Bray Hill

0.64
150px On A2 (Ramsey to Douglas road)
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Very steep descent soon after the startline, with a slight curve, a sudden bottoming-out and a subsequent steep rise up another slightly curving hill. The physics of it causes bikes to unload suspension after the base compression at 160 mph
Quarterbridge Road

0.79
150px On A2 (Ramsey to Douglas road), after multi side-road junction, Bray Hill becomes Quarterbridge Road
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After the bottom of Bray Hill, a subsequent steep rise (previously known as Brown's Hill)[8] causes modern race machines to wheelie[9] up a stretch now famously known as "Ago's leap" (after 1960s-70s Italian race-ace Giacomo Agostini)[10][11] and then crowning-out to a flat area, historically one of several startlines for early racing, with machines assembled in Selborne Drive side-turning.[12] Road surface was altered after Ago's departure (early 1970s) but machines are now twice as powerful (100 bhp/200 bhp) with larger engines than were allowed in World Championship racing. Followed by a steep descent and the first heavy-braking area of the lap at Quarter Bridge
Quarterbridge

1.26
150px Road junction of A2 Quarterbridge Road and A1 Peel Road
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Also known as Quarter Bridge, a tight right turn on the course at a major junction with a traffic roundabout. At the bridge spanning the River Glass, at boundary of the historic "quarterlands" of Ballabrooie and Ballaquayle. Historically one of several startlines of early car racing.
Braddan Bridge

1.70
150px
120px
'S' bend and junction with two staggered side-roads on A1 Peel Road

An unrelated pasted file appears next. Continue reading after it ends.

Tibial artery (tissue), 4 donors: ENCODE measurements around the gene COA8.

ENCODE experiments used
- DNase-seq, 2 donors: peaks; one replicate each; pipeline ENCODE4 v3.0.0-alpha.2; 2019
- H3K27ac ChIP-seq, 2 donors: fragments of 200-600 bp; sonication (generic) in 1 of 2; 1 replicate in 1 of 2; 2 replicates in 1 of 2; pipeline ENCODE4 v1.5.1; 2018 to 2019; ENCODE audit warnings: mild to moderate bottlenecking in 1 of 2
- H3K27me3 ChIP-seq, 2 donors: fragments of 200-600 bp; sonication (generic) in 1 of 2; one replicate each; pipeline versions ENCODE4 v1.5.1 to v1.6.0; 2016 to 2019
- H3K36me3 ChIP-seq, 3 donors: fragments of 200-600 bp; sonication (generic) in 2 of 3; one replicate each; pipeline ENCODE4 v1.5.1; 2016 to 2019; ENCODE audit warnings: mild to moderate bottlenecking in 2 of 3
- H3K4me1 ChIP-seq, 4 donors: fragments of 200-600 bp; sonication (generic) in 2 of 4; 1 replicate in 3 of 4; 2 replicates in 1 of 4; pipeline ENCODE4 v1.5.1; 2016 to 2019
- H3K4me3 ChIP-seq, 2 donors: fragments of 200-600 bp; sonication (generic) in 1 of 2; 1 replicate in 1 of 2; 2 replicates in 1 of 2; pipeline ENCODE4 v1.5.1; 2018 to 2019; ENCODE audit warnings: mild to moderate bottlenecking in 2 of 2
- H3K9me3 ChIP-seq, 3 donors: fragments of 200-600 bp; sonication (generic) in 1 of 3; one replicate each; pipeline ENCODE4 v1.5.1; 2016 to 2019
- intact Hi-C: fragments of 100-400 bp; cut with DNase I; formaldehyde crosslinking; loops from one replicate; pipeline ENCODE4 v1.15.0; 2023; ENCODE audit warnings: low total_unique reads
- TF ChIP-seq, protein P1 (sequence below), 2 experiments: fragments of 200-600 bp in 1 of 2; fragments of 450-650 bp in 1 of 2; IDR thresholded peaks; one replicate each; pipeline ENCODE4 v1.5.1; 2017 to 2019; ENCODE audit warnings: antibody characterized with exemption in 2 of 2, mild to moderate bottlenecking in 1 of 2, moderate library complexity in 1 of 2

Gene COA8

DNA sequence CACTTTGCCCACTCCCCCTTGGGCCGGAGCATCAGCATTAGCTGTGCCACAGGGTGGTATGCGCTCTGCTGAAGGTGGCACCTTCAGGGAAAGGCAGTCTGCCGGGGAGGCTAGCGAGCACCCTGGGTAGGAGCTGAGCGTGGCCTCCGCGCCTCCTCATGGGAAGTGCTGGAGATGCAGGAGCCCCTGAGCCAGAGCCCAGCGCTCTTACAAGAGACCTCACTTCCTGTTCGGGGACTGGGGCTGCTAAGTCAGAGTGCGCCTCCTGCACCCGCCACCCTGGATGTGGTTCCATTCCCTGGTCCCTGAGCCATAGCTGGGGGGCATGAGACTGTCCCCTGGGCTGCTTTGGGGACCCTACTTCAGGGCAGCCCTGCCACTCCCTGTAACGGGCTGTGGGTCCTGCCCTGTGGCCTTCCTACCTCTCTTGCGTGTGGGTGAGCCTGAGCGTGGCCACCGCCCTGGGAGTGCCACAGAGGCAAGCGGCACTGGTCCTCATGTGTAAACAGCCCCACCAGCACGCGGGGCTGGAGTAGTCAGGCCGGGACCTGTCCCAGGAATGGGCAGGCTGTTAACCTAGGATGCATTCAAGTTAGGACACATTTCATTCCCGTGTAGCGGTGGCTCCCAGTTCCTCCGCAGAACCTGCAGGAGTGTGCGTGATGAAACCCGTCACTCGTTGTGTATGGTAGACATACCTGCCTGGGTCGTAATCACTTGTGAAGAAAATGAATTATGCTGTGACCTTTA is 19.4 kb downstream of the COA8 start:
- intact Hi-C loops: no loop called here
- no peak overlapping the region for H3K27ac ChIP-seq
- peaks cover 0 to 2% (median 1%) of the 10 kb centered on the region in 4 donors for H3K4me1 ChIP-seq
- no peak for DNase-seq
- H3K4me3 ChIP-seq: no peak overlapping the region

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Second heavy-braking point on the lap, 'S' bend to left then right, at a bridge spanning the River Dhoo and former railway line, which has been converted to provide access under course during race closures.[13][14] Seated viewing in church land. Historically one of several viewing areas within walking distance of visitors passing through Douglas town centre ferry terminal.
Snugborough

2.4
On A1 Peel Road with side-turn junction leading to industrial estate
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Dip in road on approach to Union Mills
Union Mills

2.7
120px On A1 Peel Road with staggered side-turn junctions Cronk Road and A22 Strang Road
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Several curves passing through a large residential village
Ballagarey Corner

3.75
On A1 (Douglas to Peel Road)
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Very fast right-curve, slang-term Ballascarey. Scene of two crashes in 2010, Guy Martin and New Zealander Paul Dobbs (who died). Named after Manx: Bailey ny liargee - farm of the slope[15]